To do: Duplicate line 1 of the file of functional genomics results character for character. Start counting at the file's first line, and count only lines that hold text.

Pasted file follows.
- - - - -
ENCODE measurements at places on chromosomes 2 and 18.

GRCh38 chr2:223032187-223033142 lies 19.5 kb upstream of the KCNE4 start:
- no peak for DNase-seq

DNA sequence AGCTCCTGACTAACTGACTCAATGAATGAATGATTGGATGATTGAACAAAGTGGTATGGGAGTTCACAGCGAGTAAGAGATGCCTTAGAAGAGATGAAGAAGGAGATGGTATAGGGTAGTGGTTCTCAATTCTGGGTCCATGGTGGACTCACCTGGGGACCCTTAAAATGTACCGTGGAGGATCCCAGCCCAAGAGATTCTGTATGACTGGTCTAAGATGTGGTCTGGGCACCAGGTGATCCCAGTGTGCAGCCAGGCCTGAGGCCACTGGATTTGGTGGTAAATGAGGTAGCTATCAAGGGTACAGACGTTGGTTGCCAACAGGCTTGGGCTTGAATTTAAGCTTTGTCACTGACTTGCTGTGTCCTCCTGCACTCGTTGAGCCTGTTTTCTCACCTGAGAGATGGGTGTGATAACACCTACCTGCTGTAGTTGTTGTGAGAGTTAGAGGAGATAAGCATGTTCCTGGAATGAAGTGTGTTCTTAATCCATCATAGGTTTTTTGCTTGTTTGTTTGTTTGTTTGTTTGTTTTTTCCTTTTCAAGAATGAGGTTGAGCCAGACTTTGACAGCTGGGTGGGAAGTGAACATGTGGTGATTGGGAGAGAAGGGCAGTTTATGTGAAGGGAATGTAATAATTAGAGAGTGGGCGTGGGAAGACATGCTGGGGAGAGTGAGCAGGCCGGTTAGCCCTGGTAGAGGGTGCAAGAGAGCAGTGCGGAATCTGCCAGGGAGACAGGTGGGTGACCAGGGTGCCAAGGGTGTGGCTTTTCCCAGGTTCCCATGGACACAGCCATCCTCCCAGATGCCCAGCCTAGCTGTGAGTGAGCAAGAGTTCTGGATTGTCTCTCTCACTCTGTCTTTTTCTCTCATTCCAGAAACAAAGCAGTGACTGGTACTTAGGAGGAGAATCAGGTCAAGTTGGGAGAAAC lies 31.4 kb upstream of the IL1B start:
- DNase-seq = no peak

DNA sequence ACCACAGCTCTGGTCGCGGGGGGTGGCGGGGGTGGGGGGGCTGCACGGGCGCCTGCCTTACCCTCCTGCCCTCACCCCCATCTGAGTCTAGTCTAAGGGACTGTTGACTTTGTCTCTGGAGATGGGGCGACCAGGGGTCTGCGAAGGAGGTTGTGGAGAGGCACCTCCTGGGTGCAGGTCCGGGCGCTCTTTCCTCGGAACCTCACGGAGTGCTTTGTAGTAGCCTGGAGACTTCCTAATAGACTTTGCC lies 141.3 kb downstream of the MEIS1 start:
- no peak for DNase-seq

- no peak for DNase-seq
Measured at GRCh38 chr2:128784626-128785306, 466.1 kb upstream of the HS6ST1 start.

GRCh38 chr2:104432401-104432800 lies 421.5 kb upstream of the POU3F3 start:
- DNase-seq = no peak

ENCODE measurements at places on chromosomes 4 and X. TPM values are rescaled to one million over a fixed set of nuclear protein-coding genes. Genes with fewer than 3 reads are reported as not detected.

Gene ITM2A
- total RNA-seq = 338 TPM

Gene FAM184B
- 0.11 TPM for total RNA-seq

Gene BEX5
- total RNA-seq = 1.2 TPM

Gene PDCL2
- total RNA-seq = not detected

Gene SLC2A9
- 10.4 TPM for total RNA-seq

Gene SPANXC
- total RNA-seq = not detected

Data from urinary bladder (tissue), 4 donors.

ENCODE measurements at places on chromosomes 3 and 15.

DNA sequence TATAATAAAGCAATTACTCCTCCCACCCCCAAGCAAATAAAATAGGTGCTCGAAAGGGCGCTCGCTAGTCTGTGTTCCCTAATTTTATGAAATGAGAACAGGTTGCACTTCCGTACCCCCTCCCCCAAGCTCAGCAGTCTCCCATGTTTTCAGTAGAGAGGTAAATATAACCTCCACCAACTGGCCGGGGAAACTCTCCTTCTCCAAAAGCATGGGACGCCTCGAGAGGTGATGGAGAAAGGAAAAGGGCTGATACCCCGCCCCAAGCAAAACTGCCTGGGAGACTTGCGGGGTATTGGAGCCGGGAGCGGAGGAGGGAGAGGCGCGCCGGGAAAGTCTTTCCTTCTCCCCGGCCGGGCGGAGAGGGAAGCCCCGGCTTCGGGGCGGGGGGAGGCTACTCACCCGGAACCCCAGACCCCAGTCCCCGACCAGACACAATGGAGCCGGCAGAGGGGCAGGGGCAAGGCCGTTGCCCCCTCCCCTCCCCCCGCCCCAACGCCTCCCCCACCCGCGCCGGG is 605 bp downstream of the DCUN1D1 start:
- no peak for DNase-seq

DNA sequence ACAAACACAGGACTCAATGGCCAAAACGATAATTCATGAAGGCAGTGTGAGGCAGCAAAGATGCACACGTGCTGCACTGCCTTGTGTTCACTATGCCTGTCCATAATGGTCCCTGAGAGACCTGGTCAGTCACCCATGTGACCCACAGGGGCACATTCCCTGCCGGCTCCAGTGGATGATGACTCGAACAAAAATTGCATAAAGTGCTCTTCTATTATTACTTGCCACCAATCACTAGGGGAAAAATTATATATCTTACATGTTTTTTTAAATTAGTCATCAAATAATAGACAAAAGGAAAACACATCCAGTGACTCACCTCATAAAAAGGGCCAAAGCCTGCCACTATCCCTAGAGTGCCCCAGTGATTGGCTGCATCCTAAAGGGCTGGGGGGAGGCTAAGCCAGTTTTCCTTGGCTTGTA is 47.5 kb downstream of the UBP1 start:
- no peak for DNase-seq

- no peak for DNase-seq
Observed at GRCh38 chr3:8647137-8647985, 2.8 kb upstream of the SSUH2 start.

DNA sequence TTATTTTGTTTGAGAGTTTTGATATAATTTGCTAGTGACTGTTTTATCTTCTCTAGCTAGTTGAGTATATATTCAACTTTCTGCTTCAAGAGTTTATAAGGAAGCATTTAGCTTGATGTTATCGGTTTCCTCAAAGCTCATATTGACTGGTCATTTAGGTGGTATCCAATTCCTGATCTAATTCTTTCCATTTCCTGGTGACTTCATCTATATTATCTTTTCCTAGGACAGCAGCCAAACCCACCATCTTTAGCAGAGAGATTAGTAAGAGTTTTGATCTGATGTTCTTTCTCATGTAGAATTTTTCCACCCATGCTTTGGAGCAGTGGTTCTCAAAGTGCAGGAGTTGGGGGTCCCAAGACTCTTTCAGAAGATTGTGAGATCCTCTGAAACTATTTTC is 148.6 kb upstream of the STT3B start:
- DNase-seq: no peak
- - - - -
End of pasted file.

ENCODE measurements at places on chromosomes 2 and 18.